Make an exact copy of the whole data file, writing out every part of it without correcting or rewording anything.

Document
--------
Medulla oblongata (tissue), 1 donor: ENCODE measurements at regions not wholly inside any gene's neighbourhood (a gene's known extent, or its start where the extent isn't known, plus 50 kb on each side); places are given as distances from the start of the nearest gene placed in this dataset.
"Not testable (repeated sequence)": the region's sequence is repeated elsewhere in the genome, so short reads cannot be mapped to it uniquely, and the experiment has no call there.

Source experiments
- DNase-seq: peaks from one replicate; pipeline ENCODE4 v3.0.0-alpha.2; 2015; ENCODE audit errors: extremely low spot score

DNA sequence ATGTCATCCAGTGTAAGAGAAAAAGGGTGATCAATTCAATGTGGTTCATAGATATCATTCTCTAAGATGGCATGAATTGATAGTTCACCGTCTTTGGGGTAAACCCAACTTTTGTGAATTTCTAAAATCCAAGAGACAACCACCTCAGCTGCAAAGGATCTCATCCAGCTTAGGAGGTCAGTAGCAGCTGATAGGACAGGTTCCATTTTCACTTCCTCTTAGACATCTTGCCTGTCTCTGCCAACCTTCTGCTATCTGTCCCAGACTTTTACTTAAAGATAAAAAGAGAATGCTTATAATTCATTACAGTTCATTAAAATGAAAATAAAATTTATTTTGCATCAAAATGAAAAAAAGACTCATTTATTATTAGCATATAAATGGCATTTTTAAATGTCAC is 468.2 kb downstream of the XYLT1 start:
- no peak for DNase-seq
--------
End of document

Medulla oblongata (tissue), 1 donor: ENCODE measurements at regions not wholly inside any gene's neighbourhood (a gene's known extent, or its start where the extent isn't known, plus 50 kb on each side); places are given as distances from the start of the nearest gene placed in this dataset.
"Not testable (repeated sequence)": the region's sequence is repeated elsewhere in the genome, so short reads cannot be mapped to it uniquely, and the experiment has no call there.

Source experiments
- DNase-seq: peaks from one replicate; pipeline ENCODE4 v3.0.0-alpha.2; 2015; ENCODE audit errors: extremely low spot score

DNA sequence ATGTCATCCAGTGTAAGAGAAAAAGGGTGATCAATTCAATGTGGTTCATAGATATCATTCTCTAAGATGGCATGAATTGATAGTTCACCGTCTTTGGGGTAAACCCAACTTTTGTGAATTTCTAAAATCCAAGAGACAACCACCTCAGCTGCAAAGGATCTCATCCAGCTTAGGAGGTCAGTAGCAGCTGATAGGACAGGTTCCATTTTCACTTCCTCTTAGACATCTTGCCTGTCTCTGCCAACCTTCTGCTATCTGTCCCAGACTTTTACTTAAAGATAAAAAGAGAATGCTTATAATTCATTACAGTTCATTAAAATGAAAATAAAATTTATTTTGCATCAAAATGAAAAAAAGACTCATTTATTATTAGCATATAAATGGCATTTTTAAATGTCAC is 468.2 kb downstream of the XYLT1 start:
- no peak for DNase-seq